NFPA - Fire won’t wait. Plan Your Escape. ™ – Fire Prevention Week™

Join the National Fire Protection Association (NFPA) and Neighbors by celebrating the 100th anniversary of Fire Prevention Week. This year’s FPW campaign, “Fire won’t wait. Plan your escape™”, educates everyone about simple but important actions they can take to keep themselves and those around them safe from home fires. Below are verified sample messages and graphics directly from the NFPA® that you can schedule to be posted on Neighbors all week.

Quick Link: Create a Post


#PlanYourEscape

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Sample message:

"[Community Name] residents,

Pull together everyone in your household and make a fire escape plan. Walk through your home and look for all possible ways out. Draw a floor plan of your home, marking two ways out of each room, including windows and doors. Also, mark the location of each smoke alarm.

#FirePreventionWeek"

Source: nfpa.org/fpw


Teach Children the Escape PlanTeach_Children_the_Escape_Plan.jpg

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Sample message:

"Teach your children how to escape on their own in case you cannot help them. Make sure they can open windows, remove screens, and unlock doors.

#FirePreventionWeek."

Source: nfpa.org/fpw


Smoke Alarms Save Lives

Smoke_Alarms_Save_Lives.jpg

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Sample message:

"Smoke alarms should be installed inside every sleeping room, outside each separate sleeping area, and on every level of the home. Smoke alarms should be interconnected so when one sounds, they all sound. Make sure your smoke alarms meet the needs of everyone in your home, including those with sensory or physical disabilities.

Make sure that you have working smoke alarms in every sleeping room, outside each separate sleeping area, and on every level of the home. Test all smoke alarms at least once a month. Press the test button to be sure the alarm is working.

Please sharing this post on your other social media pages today to help us raise awareness on the importance of fire safety!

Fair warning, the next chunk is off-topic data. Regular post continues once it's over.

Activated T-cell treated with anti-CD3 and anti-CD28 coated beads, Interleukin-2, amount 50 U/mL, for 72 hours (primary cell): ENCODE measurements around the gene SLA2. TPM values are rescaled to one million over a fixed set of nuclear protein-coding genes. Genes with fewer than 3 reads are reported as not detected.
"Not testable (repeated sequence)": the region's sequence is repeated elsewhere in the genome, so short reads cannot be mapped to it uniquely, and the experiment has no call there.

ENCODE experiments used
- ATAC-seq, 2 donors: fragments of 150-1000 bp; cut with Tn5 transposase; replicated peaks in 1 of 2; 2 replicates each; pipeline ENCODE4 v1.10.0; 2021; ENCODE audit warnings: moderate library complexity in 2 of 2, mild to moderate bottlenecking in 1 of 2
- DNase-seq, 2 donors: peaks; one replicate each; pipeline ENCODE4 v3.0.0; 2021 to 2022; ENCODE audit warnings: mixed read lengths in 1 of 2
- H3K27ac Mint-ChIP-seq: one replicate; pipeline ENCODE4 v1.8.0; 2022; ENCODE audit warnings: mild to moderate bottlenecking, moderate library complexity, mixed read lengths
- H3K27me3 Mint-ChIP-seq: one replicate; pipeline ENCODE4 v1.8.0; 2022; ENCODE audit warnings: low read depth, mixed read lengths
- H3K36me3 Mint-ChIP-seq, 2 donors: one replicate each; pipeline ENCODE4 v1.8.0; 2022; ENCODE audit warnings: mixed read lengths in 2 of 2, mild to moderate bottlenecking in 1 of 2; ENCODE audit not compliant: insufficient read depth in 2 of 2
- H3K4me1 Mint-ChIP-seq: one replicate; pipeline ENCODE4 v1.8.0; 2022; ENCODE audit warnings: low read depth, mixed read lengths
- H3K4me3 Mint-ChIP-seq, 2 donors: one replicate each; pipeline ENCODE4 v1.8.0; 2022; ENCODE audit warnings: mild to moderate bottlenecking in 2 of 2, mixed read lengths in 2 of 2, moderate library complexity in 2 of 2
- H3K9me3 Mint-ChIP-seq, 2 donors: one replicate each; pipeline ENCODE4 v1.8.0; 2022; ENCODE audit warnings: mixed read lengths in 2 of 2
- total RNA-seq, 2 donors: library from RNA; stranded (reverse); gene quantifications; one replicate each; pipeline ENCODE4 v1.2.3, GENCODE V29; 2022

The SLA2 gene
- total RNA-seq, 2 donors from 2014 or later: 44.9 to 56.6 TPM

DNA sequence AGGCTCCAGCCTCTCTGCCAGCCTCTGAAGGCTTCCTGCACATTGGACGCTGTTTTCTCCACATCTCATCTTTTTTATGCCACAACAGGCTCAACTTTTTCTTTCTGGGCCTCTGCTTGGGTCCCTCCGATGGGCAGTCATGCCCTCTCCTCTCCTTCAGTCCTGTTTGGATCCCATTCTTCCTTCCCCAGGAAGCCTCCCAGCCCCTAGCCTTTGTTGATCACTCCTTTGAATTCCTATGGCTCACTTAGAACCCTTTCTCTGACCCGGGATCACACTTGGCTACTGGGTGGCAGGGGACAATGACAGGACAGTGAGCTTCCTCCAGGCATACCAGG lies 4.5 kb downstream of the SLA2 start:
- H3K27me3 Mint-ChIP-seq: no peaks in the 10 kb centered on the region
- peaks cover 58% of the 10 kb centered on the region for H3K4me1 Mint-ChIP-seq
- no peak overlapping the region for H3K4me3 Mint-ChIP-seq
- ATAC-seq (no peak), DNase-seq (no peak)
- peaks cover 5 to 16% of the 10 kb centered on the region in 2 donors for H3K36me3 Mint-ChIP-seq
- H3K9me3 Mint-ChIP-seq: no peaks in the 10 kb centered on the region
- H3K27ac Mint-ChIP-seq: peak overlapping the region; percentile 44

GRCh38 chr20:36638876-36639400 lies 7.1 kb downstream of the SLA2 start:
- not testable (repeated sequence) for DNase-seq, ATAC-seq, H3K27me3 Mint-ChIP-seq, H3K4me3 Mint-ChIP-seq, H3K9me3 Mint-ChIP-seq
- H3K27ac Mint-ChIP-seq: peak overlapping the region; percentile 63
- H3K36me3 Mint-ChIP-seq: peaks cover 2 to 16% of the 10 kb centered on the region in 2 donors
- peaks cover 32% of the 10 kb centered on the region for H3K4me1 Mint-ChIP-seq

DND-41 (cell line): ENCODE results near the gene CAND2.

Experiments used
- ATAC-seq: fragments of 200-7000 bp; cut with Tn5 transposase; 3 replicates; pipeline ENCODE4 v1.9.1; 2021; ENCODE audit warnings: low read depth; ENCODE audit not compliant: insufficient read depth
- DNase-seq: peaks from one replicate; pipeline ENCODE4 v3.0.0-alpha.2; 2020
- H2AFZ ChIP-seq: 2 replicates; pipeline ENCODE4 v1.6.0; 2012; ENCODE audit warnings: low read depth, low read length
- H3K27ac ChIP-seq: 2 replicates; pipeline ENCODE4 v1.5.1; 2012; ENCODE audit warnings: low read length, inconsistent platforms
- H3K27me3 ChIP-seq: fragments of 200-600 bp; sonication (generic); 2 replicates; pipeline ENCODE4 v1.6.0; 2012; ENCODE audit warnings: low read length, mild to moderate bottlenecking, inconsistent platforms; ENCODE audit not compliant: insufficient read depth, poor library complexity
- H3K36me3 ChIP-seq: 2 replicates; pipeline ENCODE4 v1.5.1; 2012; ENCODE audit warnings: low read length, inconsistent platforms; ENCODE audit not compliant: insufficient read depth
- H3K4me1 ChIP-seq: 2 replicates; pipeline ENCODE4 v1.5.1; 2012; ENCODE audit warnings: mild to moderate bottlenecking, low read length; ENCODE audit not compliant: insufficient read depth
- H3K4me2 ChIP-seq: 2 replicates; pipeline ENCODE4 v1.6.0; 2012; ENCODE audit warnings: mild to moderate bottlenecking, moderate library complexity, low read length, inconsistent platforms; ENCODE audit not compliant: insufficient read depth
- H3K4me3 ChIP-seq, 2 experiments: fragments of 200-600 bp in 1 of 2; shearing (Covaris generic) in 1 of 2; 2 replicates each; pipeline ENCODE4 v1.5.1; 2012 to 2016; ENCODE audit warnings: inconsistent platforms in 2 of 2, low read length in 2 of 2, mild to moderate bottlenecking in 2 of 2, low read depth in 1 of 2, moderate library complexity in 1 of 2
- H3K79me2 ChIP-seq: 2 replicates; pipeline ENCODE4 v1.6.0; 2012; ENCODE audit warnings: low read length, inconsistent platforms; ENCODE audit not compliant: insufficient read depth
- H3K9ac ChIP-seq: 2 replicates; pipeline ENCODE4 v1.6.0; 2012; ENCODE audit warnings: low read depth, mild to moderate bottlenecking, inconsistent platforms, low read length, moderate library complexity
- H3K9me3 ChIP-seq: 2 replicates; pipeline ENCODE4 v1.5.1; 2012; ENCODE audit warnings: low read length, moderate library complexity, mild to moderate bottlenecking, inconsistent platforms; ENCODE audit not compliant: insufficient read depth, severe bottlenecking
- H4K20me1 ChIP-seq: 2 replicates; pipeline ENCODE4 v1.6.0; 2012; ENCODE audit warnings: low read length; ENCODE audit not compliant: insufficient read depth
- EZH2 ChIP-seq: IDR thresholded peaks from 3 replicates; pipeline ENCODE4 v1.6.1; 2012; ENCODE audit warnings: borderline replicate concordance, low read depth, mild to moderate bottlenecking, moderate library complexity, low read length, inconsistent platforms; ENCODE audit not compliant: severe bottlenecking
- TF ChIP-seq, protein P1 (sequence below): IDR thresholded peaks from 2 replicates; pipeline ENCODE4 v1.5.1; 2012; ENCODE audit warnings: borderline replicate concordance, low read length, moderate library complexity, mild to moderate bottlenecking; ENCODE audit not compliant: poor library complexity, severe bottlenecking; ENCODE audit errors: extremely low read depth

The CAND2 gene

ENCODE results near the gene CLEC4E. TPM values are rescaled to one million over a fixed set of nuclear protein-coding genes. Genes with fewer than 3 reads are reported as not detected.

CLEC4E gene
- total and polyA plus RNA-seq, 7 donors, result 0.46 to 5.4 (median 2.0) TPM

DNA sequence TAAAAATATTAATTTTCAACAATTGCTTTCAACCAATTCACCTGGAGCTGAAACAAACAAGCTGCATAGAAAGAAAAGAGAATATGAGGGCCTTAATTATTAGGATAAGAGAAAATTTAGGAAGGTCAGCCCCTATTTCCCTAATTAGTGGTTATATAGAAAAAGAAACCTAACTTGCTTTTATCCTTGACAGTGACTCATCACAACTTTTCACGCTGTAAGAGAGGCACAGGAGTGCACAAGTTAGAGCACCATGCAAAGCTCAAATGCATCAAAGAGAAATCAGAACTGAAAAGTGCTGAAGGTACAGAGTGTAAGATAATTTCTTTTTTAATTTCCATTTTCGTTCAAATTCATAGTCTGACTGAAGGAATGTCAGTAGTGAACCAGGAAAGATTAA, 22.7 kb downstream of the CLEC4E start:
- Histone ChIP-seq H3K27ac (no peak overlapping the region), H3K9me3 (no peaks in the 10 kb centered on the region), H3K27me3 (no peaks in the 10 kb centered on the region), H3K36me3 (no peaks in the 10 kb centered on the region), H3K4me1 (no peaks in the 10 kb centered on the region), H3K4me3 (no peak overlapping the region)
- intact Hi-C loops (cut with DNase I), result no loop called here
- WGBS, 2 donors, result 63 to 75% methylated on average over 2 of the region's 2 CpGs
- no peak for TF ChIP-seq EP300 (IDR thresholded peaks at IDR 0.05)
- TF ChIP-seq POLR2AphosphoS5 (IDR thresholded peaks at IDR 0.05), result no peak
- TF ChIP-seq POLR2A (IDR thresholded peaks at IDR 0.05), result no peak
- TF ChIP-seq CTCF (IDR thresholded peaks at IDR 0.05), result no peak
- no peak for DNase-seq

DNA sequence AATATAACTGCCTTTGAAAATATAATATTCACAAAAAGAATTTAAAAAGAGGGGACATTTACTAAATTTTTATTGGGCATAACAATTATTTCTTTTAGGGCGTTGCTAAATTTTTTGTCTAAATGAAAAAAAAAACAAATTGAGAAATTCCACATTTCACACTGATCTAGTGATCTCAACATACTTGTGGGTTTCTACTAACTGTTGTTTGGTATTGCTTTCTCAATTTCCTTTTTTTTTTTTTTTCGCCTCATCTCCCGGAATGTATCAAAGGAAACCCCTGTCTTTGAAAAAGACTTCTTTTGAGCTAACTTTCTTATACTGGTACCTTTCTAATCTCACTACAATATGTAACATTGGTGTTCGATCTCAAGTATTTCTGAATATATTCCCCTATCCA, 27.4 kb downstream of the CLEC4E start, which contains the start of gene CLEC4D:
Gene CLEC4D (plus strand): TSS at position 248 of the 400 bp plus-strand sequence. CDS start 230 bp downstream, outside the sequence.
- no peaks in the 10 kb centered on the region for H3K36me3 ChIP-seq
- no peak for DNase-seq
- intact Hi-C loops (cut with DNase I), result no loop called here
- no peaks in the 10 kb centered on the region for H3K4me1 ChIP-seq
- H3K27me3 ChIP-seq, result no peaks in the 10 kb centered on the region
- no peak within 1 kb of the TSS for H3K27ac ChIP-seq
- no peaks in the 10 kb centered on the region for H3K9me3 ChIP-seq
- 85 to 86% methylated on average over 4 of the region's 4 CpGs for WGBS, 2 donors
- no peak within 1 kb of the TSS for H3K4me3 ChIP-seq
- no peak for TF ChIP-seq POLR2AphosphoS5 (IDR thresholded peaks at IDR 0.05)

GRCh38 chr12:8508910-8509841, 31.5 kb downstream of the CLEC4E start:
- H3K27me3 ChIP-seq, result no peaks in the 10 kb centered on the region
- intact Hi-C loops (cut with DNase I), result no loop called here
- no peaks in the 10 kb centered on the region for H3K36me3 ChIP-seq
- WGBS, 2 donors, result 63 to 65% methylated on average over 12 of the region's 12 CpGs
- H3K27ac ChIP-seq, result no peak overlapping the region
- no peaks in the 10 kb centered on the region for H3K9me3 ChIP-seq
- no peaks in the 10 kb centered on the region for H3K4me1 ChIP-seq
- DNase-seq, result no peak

Source: nfpa.org/fpw


Put your Plan to the Test!

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Sample message:

"[Community Name] residents,

It’s important to have a home fire escape plan and practice it at least twice a year! Have an escape plan for everyone in the home! Children, older adults, and people with disabilities may need assistance to wake up and get out. Make sure that someone will help them.

-Practice your escape plan twice a year.

-Always choose the escape route that is safest – the one with the least amount of smoke and heat – but be prepared to escape under toxic smoke if necessary. When you do your fire drill, everyone in the family should practice getting low and going under the smoke to your outside meeting place. #FirePreventionWeek"

Source: nfpa.org/fpw


Get Low and Go!

Get_Low_and_Go_.jpg

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Sample message:

"If you have to escape through smoke, "GET LOW AND GO" under the smoke to your way out. If you cannot get out, get in a room and close the door, cover vents and cracks around the door with cloth or tape to keep smoke out. Call 9-1-1 or [Department Phone Number] and state where you are and then signal for help at the window with a flashlight or a light-colored cloth.

#FirePreventionWeek"

Source: nfpa.org/fpw


Don't Open that Door!

Don_t_Open_that_Door_.jpg

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Sample message:

"Before opening a door, feel the doorknob and then the door. If either is hot, leave the door closed and use your second way out.

#FirePreventionWeek"

Source: nfpa.org/fpw


Have an Escape Plan For Everyone!

Have_an_Escape_Plan_For_Everyone_.jpg

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Sample message:

"Children, older adults, and people with disabilities may need assistance to wake up and get out. Make sure that someone will help them. Discuss your fire escape plan with family and neighbors. Contact your building manager or fire department to discuss your plan if you need extra help escaping. #FirePreventionWeek"

Source: nfpa.org/fpw


Clear Those Paths!

Clear_Those_Paths_.jpg

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Sample message:

"Fire safety isn’t just for your home. You can make a plan for work, school, apartment complex and more. When making your escape plan make sure hallways are wide enough and not blocked by chairs or furniture. Check to make sure your exit door is not locked or blocked.

Meet with your landlord or building manager to learn about the building’s fire safety features, including its smoke alarms, fire alarms, sprinklers, and evacuation plans.

Source: nfpa.org/fpw

 


Where is Your Outside Meeting Place?

Where_is_Your_Outside_Meeting_Place_.jpg

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Sample message:

"[Community Name] residents,

Comment and tell us where your safe outside meeting place is! Remember to pick a place that never moves like a tree or mailbox! Mine is [post your meeting place here]!

#FirePreventionWeek"

Source: nfpa.org/fpw


 

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